Harness ultraviolet rays to hook more fish
If you’ve ever gotten sunburned while enjoying a fine day on the water, you know all about the power of the sun’s ultraviolet rays.
While many fellow anglers feel your pain, few fully understand that you can also harness the power of ultraviolet light to put more fish in the boat or on the ice.
It’s all based on solid science.
“Special coatings that reflect and react to ultraviolet light can make it easier for fish to see lures in certain conditions,” explains Team Northland member Scott Glorvigen.
A veteran tournament competitor and guide, he’s a firm believer that such optically brightened baits can increase our catch rates.
He opens the discussion on UV by comparing the concept to glow-in-the-dark finishes, which have long been popular among legions of Northland anglers.
“I’ve fished phosphorescent finishes for years,” he says. “In fact, if I had to choose one jig color to use every day, all season long for walleyes, it would be Northland Fishing Tackle’s glow watermelon.”
Glorvigen acknowledges that the catchy mix of lime green, chartreuse, and orange hues appeals to a hungry ’eye’s predatory instincts.
“Certainly, these shades mimic the colors of yellow perch and other primary baitfish,” he says. “But I’ve seen glow watermelon out-produce non-glow firetiger so many times, even though both patterns share similar base colors, I know the glow must have something to do with it—and I believe it’s because glow makes it easier for walleyes to find my jig.”
Like phosphorescent paints, optically brightened UV finishes increase visibility. The effect is hard for human eyes to appreciate, but fish see it clearly.
“Many predator fish can see UV light with wavelengths ranging from 400 to 315 nanometers,” Glorvigen explains. “And, while color quickly fades as water depth increases, short-wave ultraviolet light is visible to fish down to 100 feet or more.”
Fishery scientists confirm that the markings, scales, and skins of a variety of creatures up and down the underwater food chain reflect UV light, including fish markings, which means walleyes and other gamefish most likely use UV visual clues to identify potential prey.
“Make no mistake, UV light isn’t just a factor in deep water,” Glorvigen adds. “It can also be a big deal in the shallows in stained water and during low-light periods.”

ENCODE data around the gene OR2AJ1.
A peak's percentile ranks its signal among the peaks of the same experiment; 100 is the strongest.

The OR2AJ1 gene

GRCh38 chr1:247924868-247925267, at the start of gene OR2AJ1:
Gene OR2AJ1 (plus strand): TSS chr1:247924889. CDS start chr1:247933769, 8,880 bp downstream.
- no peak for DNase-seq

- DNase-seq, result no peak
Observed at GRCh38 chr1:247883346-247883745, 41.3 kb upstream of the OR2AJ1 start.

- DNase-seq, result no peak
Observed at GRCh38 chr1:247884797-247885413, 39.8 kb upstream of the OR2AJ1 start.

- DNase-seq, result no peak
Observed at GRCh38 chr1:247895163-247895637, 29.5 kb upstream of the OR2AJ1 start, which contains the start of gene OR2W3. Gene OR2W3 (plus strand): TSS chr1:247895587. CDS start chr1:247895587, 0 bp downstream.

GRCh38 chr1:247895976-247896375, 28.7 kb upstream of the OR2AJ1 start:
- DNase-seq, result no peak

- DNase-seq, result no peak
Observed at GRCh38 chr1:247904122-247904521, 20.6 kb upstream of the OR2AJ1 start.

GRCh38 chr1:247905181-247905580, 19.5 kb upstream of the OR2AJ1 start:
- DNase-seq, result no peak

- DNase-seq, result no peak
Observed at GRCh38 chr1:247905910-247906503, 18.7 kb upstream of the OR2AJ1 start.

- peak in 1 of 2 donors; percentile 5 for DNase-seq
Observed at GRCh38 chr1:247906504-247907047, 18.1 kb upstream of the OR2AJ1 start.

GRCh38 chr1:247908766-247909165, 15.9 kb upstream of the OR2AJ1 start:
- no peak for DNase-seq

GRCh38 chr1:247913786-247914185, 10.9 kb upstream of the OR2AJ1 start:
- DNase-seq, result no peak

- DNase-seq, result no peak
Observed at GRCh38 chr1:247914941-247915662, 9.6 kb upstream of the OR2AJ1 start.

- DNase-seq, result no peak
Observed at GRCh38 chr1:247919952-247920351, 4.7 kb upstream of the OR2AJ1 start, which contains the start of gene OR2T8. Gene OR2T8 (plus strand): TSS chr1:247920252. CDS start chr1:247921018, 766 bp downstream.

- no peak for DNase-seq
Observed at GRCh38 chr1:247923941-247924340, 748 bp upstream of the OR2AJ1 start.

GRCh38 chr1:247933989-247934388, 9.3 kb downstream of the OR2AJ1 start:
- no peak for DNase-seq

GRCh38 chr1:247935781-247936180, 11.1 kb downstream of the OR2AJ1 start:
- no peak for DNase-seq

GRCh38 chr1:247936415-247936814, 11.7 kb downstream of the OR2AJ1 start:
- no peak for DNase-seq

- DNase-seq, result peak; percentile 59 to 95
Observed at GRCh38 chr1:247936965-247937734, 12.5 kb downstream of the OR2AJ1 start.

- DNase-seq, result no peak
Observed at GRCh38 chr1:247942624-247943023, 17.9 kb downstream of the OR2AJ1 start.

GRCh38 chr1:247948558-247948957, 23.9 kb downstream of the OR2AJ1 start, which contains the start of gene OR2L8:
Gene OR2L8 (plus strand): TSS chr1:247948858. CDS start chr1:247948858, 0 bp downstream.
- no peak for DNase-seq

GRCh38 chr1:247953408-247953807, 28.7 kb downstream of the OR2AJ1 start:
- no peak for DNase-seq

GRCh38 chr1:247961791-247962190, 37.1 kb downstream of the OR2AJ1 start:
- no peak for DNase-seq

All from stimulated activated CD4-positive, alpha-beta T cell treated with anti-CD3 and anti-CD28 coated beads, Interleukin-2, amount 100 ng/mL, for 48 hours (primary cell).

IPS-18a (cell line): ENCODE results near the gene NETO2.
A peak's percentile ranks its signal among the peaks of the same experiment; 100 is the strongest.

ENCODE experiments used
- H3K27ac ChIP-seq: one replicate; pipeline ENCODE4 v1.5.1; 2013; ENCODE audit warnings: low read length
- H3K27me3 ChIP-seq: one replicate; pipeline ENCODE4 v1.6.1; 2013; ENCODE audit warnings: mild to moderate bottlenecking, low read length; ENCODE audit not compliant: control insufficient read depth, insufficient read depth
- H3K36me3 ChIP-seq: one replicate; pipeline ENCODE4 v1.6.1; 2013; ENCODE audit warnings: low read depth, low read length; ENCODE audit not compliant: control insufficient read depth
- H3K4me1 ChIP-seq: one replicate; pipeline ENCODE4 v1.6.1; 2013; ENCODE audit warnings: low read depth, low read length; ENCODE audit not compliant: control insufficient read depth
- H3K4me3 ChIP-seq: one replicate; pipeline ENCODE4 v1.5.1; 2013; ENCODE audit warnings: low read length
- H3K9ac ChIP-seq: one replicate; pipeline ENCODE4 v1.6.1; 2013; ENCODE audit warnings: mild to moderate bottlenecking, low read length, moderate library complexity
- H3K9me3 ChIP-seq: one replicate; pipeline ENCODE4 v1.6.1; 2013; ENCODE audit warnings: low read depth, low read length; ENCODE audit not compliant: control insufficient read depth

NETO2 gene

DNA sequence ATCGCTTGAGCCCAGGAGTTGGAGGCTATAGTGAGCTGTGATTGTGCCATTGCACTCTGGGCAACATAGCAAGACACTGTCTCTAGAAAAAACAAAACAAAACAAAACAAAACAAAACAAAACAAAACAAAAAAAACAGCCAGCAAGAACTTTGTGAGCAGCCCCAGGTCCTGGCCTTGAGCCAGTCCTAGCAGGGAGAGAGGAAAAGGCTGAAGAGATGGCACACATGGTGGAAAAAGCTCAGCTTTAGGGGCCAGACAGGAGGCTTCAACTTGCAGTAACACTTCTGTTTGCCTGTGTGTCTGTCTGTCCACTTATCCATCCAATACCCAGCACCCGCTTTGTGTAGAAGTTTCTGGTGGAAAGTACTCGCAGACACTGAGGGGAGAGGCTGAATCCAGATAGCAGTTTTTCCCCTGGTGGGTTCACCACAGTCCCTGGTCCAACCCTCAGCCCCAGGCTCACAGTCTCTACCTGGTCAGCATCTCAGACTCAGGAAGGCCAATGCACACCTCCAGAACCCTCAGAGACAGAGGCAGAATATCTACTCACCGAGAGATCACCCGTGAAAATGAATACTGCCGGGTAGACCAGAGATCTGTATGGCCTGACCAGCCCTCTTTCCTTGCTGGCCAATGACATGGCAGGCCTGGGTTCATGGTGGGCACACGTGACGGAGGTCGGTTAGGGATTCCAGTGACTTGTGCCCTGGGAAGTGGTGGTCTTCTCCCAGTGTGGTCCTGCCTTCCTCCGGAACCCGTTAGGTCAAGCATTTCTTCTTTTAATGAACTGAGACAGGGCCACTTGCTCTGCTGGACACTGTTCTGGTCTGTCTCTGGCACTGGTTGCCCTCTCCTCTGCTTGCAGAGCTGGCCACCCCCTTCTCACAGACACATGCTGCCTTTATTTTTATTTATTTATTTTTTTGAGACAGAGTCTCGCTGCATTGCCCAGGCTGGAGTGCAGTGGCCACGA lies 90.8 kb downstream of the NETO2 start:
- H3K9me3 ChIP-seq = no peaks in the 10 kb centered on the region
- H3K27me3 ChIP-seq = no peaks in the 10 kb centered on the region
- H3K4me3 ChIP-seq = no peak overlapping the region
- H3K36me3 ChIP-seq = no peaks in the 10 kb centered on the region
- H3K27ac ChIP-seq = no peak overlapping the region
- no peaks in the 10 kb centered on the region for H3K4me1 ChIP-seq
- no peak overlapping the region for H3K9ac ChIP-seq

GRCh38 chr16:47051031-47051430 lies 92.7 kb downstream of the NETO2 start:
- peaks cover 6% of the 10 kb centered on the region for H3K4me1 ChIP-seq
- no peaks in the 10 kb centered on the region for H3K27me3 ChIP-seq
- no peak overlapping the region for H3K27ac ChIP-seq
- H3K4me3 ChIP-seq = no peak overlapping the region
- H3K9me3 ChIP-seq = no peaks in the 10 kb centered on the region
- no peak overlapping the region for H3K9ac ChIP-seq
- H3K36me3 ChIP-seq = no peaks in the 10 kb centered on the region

Indeed, Glorvigen reports that his personal epiphany occurred while ice fishing the shallow, stained waters of Lake of the Woods while ice fishing with his son.
“We were fishing right next to each other using the same Northland Buck-Shot Rattle Spoons,” he begins. “I was putting on a clinic but he was having a harder time getting bit. The only difference in our presentations was my spoon had a UV finish. When he tied on a UV Buck-Shot, his catch rate jumped right up with mine.”
UV finishes aren’t just for hard water, of course. They can make a big difference when trolling a variety of presentations including spinner rigs in shallow, windswept areas where suspended sediments reduce water clarity, and in deeper, off-colored waters.
To cover the spectrum of ice and open water needs, Northland’s ever-expanding UV lineup includes the UV Buck-Shot Spoon, UV Forage Minnow Spoon, Buck-Shot Flutter Spoon, RZ Jig, Tungsten Fire-Ball UV Jig, and the Pro-Walleye Series Micro-Blade Spinner, Long-Shank Spinner, Crawler Harness, and Float’n Crawler Harness.
Northland’s UV-brightened color patterns span the rainbow from Glo Watermelon and Ruby Red to Bubblegum and UV Fire Perch.
Glow Vs. UV
Understanding the differences between UV and glow finishes is key to knowing which one fish, and when. “Glow emits light after being charged with an external light source, while UV treatments reflect existing ultraviolet light from the sun,” says Glorvigen.
“Glow works in low-vis daytime conditions and at night,” he continues. “UV is perfect for algae blooms, tannin-stained, and turbid water, plus low-light situations early or late in the day, and whenever there’s heavy daytime cloud cover. Because its light comes from the sun, UV is generally a non-factor at night, although some people are experimenting with light systems.”
Manufacturers like Northland Fishing Tackle harness the power of UV light by crafting a blend of reflective base coats, special matte finishes, fluorescent paints (which emit light that’s already been absorbed), and optical brighteners. In so doing, they’re able to create finishes that absorb UV radiation and re-emit it in vivid colors that are easy for fish to see.
“As with other parts of your presentation, determining which UV patterns trigger the most strikes under different conditions requires experimentation,” Glorvigen adds. “Factors ranging from the mood of the fish to the forage base can make one pattern a knockout and another less effective.”
Glorvigen says it’s well worth the effort to learn the ins and outs of UV. “This is truly a new frontier in fishing,” he says. “Anglers who work optically brightened products into their fishing programs can ride its cutting edge and catch more fish in the process.”